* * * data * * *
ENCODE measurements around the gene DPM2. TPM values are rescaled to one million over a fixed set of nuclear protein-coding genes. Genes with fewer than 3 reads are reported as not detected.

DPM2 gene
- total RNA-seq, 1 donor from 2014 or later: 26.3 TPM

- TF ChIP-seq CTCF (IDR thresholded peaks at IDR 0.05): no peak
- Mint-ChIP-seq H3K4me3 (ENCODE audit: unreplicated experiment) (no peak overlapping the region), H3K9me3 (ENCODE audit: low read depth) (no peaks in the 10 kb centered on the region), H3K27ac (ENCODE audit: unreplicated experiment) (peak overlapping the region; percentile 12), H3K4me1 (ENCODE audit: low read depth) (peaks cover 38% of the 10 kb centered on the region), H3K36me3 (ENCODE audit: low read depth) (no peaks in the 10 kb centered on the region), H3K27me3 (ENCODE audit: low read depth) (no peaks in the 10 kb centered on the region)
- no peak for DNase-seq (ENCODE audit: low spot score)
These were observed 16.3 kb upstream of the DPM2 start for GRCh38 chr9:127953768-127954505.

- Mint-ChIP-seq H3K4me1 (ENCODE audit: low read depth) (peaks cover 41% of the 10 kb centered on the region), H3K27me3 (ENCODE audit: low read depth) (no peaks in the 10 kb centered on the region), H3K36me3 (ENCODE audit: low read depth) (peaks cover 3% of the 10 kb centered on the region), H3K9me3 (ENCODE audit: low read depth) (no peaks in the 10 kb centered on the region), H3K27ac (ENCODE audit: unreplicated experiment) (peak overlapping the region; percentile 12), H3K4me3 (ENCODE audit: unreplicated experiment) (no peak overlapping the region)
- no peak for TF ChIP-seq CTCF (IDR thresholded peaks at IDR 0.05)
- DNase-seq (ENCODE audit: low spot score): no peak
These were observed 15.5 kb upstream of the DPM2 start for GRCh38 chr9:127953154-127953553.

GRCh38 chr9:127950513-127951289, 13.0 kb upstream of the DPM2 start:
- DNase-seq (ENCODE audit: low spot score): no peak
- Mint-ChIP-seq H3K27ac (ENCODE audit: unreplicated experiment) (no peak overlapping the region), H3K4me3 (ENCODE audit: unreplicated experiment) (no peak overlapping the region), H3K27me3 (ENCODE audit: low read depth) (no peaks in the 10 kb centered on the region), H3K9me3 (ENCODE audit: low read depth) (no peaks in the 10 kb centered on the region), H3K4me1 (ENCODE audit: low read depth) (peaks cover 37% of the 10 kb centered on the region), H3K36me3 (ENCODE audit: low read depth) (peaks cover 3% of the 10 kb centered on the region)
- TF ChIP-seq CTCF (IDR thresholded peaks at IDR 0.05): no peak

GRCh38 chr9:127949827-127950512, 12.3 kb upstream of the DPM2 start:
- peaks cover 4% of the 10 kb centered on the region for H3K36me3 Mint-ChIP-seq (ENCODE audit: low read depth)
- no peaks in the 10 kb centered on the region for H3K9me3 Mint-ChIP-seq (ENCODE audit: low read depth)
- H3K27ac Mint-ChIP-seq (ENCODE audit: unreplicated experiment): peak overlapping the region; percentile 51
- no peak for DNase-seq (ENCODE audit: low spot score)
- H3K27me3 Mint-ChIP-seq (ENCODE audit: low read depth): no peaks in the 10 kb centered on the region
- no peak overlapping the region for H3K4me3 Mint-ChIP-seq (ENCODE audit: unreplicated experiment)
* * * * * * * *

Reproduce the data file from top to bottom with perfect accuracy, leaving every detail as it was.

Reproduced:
ENCODE measurements around the gene DPM2. TPM values are rescaled to one million over a fixed set of nuclear protein-coding genes. Genes with fewer than 3 reads are reported as not detected.

DPM2 gene
- total RNA-seq, 1 donor from 2014 or later: 26.3 TPM

- TF ChIP-seq CTCF (IDR thresholded peaks at IDR 0.05): no peak
- Mint-ChIP-seq H3K4me3 (ENCODE audit: unreplicated experiment) (no peak overlapping the region), H3K9me3 (ENCODE audit: low read depth) (no peaks in the 10 kb centered on the region), H3K27ac (ENCODE audit: unreplicated experiment) (peak overlapping the region; percentile 12), H3K4me1 (ENCODE audit: low read depth) (peaks cover 38% of the 10 kb centered on the region), H3K36me3 (ENCODE audit: low read depth) (no peaks in the 10 kb centered on the region), H3K27me3 (ENCODE audit: low read depth) (no peaks in the 10 kb centered on the region)
- no peak for DNase-seq (ENCODE audit: low spot score)
These were observed 16.3 kb upstream of the DPM2 start for GRCh38 chr9:127953768-127954505.

- Mint-ChIP-seq H3K4me1 (ENCODE audit: low read depth) (peaks cover 41% of the 10 kb centered on the region), H3K27me3 (ENCODE audit: low read depth) (no peaks in the 10 kb centered on the region), H3K36me3 (ENCODE audit: low read depth) (peaks cover 3% of the 10 kb centered on the region), H3K9me3 (ENCODE audit: low read depth) (no peaks in the 10 kb centered on the region), H3K27ac (ENCODE audit: unreplicated experiment) (peak overlapping the region; percentile 12), H3K4me3 (ENCODE audit: unreplicated experiment) (no peak overlapping the region)
- no peak for TF ChIP-seq CTCF (IDR thresholded peaks at IDR 0.05)
- DNase-seq (ENCODE audit: low spot score): no peak
These were observed 15.5 kb upstream of the DPM2 start for GRCh38 chr9:127953154-127953553.

GRCh38 chr9:127950513-127951289, 13.0 kb upstream of the DPM2 start:
- DNase-seq (ENCODE audit: low spot score): no peak
- Mint-ChIP-seq H3K27ac (ENCODE audit: unreplicated experiment) (no peak overlapping the region), H3K4me3 (ENCODE audit: unreplicated experiment) (no peak overlapping the region), H3K27me3 (ENCODE audit: low read depth) (no peaks in the 10 kb centered on the region), H3K9me3 (ENCODE audit: low read depth) (no peaks in the 10 kb centered on the region), H3K4me1 (ENCODE audit: low read depth) (peaks cover 37% of the 10 kb centered on the region), H3K36me3 (ENCODE audit: low read depth) (peaks cover 3% of the 10 kb centered on the region)
- TF ChIP-seq CTCF (IDR thresholded peaks at IDR 0.05): no peak

GRCh38 chr9:127949827-127950512, 12.3 kb upstream of the DPM2 start:
- peaks cover 4% of the 10 kb centered on the region for H3K36me3 Mint-ChIP-seq (ENCODE audit: low read depth)
- no peaks in the 10 kb centered on the region for H3K9me3 Mint-ChIP-seq (ENCODE audit: low read depth)
- H3K27ac Mint-ChIP-seq (ENCODE audit: unreplicated experiment): peak overlapping the region; percentile 51
- no peak for DNase-seq (ENCODE audit: low spot score)
- H3K27me3 Mint-ChIP-seq (ENCODE audit: low read depth): no peaks in the 10 kb centered on the region
- no peak overlapping the region for H3K4me3 Mint-ChIP-seq (ENCODE audit: unreplicated experiment)